Setting a package as Device Administrator with StageNow, reversing the DevAdmin class name

I had to perform a simple task recently: set up the Battery Swap application on out TC51 as a Device Administrator, so that it can do its battery swapping preparations correctly (for some reason it’s not set up as such by default). MX and StageNow allow this via the DevMgr CSP. But that CSP requires Package Name and Class Name. Let’s find out and do some more package dumping for fun and profit!



Calling Android Settings pages programmatically during Staging

In quite a few situations we need the user to input specific data during device Staging. For instance, I have been doing a job for a customer, requiring a PIN code pre-set on the device, when it comes back from repairs. This PIN code can only be set programmatically by Device Administrator class app (or MDM agent, which usually registers as one). Given the circumstances, this was not an option.

Normally, this means that you’d have to provide instruction containing lots of “tap this” and “skip that” as well as lots of screenshots to ensure that there is no way the user will be lost. However, this approach is error prone and time consuming. And for repair loop operations this means $$$. Wouldn’t it be better to just scan a barcode? But how?

Each page of the Settings app in an Activity. Thus, we can write an intent to pop it up. StageNow (via MX) allows us to run intents. The question is, how do we find, which data to populate the intent with? Let’s find out!


WING5 CLI Tip: Running config at-a-glance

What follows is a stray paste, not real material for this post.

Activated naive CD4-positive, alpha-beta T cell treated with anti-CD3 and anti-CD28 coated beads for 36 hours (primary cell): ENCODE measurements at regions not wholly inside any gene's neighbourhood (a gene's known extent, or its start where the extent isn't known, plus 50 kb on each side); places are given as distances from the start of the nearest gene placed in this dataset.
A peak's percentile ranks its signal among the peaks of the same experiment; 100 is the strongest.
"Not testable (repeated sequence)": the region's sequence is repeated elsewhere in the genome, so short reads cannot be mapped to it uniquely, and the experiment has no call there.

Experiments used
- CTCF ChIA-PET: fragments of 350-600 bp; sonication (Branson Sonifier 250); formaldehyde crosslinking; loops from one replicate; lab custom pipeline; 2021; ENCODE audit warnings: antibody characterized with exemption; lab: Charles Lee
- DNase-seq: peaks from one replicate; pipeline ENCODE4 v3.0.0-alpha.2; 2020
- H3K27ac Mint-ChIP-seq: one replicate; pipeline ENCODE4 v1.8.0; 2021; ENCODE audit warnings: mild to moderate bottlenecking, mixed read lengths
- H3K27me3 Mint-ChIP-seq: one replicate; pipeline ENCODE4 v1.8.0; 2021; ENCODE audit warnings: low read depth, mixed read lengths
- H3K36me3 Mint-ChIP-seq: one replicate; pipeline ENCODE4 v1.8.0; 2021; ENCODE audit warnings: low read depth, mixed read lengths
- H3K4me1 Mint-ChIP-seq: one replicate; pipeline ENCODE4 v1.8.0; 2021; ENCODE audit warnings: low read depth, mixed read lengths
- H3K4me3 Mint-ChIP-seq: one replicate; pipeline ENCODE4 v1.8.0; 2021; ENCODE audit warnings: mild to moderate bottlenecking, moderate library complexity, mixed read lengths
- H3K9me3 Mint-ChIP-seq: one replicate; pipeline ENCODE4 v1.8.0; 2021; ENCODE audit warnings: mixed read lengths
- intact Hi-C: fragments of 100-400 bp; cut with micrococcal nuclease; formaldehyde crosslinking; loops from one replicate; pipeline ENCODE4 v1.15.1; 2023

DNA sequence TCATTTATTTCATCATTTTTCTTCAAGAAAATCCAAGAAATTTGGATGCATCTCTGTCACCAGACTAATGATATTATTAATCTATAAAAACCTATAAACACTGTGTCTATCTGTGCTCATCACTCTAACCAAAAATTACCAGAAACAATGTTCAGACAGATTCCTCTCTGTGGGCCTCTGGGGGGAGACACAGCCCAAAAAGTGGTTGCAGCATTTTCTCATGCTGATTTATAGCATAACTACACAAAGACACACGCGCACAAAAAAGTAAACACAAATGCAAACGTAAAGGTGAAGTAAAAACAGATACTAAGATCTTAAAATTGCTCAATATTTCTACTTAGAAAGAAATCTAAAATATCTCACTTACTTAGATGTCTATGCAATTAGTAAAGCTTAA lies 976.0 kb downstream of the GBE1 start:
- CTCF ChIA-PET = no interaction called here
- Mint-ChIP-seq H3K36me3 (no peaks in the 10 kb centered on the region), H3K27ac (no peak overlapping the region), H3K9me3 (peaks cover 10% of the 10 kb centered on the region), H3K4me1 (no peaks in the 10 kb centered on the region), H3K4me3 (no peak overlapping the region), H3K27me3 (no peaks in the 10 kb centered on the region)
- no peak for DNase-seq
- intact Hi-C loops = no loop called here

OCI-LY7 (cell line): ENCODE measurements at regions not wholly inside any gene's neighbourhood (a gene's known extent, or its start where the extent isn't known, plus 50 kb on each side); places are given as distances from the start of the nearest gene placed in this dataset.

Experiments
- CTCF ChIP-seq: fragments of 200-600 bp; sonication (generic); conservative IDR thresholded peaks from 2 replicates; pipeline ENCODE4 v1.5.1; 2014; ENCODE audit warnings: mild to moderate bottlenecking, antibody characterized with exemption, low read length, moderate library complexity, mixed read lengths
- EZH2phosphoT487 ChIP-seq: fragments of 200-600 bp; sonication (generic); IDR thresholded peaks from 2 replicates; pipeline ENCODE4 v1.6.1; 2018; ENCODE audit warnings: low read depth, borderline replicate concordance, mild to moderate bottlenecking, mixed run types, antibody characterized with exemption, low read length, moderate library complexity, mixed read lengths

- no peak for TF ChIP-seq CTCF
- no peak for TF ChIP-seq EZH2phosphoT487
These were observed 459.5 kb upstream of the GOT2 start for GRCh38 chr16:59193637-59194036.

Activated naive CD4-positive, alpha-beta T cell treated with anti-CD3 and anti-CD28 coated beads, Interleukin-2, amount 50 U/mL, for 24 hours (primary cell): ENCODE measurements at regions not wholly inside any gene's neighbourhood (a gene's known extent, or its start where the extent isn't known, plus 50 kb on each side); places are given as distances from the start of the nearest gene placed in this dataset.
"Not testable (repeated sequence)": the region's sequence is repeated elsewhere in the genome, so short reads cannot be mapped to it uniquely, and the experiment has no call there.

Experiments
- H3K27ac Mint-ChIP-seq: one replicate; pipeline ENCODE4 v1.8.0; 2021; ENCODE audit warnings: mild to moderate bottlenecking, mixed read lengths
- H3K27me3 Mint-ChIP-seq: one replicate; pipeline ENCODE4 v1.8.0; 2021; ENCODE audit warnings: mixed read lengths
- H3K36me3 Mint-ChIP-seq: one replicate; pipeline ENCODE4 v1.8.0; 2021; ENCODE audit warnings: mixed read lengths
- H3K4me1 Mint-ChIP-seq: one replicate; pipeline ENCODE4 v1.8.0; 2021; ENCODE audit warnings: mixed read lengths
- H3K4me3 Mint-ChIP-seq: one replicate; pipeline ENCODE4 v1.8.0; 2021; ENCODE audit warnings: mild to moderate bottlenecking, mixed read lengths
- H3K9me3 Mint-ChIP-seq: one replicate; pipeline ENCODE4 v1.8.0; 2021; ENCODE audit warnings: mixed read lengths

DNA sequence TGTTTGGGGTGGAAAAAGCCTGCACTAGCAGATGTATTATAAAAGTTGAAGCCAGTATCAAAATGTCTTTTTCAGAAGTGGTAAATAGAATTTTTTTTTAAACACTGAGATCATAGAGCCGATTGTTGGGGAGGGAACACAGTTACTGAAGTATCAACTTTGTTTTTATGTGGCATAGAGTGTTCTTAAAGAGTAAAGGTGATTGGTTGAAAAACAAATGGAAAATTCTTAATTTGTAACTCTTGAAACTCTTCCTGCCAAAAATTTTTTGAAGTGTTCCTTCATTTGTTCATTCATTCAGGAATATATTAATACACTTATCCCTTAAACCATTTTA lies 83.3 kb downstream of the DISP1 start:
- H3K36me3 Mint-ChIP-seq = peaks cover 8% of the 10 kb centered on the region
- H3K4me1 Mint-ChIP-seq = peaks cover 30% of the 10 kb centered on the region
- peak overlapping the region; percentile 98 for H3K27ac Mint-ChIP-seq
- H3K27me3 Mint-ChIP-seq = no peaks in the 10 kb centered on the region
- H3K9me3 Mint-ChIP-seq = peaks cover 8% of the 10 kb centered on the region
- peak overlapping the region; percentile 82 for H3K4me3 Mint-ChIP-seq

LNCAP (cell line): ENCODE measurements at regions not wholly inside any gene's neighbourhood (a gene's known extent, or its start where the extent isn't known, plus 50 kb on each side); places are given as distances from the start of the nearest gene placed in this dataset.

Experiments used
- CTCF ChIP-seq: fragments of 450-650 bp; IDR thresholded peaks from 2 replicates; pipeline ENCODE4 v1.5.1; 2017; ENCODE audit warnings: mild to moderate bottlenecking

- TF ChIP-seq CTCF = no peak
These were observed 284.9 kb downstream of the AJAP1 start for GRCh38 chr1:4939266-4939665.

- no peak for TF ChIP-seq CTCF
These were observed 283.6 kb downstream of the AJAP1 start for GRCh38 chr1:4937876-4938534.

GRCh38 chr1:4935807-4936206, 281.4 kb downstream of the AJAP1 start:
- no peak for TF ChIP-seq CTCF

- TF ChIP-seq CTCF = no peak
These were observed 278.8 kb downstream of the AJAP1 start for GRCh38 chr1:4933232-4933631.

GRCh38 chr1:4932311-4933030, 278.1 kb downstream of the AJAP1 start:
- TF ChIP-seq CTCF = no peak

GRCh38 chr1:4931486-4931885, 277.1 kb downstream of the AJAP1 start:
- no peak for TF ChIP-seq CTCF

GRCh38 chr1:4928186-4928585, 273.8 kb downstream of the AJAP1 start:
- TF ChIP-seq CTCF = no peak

Often you have to deal with existing AP/Controller and need to understand what’s configured on it. Of course, you can click 100500 times in the GUI all over the place, or read through 20+ pages of “show run” output (those who’ve been to my WING5 training should remember the little space-bar-thrashing exercise). For instance, the full config dump for the WING5 class is about 21KB ~= 29 pages.

Or you can do this to quickly :

mywing5device>sh run | include ^\\w

and get this:

version 2.1
ip access-list fw-acl-full
ip access-list fw-acl-limited
ip access-list fw-acl-verylimited
mac access-list 12-block-mint
mac access-list PERMIT-ARP-AND-IPv4
mac access-list l2-block-mint
firewall-policy default
firewall-policy lab-fw-wips
role-policy lab-rolepol
mint-policy global-default
wlan-qos-policy default
radio-qos-policy default
aaa-policy lab-aaapol
captive-portal lab-hotspot
wlan team6-eap
wlan team6-hotspot
wlan team6-psk1
wlan team6-psk2
smart-rf-policy lab-smartrf
wips-policy lab-wips-basic
advanced-wips-policy lab-wips-adv
auto-provisioning-policy lab-autopolicy
radius-group radgroup-fullusers
radius-group radgrp-hotspot
radius-user-pool-policy lab-radpool
radius-server-policy lab-radius
dhcp-server-policy ADSPLAB
dhcp-server-policy RFS2
management-policy default
management-policy lab-mgmt
l2tpv3 policy default
profile rfs4000 default-rfs4000
profile rfs4000 lab-rfs4000
profile ap71xx lab-7131
profile ap650 default-ap650
profile ap650 lab-ap650
profile ap6521 lab-6521